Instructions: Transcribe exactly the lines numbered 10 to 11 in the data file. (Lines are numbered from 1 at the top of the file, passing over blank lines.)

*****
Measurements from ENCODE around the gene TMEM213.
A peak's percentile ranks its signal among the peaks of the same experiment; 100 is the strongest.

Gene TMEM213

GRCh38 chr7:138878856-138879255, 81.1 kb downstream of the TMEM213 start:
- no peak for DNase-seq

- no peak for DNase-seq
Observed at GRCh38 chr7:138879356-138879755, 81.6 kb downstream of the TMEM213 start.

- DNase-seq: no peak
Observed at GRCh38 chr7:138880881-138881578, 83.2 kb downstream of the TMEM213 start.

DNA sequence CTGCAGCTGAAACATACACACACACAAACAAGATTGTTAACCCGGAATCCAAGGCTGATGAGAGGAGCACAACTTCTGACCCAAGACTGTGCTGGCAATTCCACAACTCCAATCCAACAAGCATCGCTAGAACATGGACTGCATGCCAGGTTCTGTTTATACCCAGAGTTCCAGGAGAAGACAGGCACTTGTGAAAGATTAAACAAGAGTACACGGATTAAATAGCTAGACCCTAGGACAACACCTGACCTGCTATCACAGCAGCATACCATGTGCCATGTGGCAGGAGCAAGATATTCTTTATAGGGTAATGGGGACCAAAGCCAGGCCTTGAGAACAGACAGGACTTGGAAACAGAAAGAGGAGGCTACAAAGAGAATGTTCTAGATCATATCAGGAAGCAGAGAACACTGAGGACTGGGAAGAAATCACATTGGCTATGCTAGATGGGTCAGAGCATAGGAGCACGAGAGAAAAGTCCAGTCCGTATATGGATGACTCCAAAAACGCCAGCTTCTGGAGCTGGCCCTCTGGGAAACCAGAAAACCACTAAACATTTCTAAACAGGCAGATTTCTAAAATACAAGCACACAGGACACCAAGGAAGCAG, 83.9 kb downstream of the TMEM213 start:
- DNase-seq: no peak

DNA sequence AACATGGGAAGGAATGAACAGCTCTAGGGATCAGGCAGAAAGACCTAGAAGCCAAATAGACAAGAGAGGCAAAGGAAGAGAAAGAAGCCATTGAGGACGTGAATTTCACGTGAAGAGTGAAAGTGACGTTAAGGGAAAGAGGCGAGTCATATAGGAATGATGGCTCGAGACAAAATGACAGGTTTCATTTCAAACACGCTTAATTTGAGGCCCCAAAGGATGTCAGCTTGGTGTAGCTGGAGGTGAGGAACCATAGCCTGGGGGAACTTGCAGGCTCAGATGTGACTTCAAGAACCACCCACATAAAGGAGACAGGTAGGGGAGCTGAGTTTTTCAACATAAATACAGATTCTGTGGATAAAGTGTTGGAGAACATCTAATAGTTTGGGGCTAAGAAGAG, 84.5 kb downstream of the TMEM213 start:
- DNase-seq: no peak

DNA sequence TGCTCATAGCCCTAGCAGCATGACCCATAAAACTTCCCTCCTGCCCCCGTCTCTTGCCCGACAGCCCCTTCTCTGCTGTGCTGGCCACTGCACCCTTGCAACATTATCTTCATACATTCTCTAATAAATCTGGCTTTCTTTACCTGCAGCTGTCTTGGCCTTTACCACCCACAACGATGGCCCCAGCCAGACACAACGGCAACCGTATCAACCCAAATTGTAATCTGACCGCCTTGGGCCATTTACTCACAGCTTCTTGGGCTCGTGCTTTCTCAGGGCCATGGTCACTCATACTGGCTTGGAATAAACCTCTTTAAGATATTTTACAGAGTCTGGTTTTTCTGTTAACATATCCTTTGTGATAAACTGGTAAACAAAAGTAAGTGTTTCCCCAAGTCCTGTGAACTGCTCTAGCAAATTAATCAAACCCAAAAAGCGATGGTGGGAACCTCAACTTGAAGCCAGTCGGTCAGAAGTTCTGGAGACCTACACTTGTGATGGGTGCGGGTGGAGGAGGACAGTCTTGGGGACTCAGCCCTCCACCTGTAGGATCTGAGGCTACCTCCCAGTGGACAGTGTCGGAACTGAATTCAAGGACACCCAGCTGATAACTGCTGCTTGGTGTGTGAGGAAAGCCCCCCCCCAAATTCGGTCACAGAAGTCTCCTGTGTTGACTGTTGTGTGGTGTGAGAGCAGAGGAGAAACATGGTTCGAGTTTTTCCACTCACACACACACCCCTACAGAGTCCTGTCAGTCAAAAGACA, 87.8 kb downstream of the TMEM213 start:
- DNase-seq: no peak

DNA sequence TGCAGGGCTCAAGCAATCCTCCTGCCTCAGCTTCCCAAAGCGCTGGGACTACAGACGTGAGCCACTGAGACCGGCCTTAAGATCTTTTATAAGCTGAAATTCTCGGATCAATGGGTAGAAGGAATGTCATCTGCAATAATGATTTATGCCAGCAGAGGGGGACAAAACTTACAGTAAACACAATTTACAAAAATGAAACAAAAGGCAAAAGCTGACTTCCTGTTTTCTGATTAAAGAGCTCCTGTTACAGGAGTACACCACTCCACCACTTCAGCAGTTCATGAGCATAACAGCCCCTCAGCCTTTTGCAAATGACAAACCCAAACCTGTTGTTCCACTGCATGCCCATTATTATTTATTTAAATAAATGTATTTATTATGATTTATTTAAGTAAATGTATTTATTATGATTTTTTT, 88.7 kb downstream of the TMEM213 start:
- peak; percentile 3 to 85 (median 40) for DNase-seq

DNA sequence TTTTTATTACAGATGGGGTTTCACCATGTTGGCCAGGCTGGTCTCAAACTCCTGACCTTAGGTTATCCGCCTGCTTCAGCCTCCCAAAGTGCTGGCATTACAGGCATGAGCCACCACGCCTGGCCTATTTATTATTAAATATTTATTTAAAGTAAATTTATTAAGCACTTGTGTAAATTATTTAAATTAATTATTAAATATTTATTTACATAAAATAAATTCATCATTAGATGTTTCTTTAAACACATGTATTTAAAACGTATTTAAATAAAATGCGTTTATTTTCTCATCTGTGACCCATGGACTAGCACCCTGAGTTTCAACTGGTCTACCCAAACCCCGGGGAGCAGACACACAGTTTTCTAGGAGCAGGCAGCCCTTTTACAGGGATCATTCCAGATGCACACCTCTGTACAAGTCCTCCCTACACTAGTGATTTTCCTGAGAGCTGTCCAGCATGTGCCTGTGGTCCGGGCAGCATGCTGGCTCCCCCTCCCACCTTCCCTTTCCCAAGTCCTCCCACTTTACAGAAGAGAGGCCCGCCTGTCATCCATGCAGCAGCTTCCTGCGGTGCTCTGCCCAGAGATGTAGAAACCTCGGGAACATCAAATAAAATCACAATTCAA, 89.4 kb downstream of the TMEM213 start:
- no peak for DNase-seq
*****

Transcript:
DNA sequence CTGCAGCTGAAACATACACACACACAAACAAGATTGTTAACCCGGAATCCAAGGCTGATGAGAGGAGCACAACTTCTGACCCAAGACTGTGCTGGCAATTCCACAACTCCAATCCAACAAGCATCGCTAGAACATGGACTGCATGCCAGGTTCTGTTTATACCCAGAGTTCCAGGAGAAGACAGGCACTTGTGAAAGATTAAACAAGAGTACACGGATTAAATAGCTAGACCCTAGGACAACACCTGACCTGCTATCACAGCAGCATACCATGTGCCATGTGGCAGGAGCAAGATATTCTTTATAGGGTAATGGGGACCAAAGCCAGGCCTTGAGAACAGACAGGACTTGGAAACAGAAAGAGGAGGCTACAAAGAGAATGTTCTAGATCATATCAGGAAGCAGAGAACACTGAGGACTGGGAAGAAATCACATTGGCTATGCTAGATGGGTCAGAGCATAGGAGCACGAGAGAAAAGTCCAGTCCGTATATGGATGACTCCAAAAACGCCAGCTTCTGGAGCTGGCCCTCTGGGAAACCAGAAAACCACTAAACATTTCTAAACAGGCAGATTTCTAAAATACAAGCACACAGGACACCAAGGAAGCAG, 83.9 kb downstream of the TMEM213 start:
- DNase-seq: no peak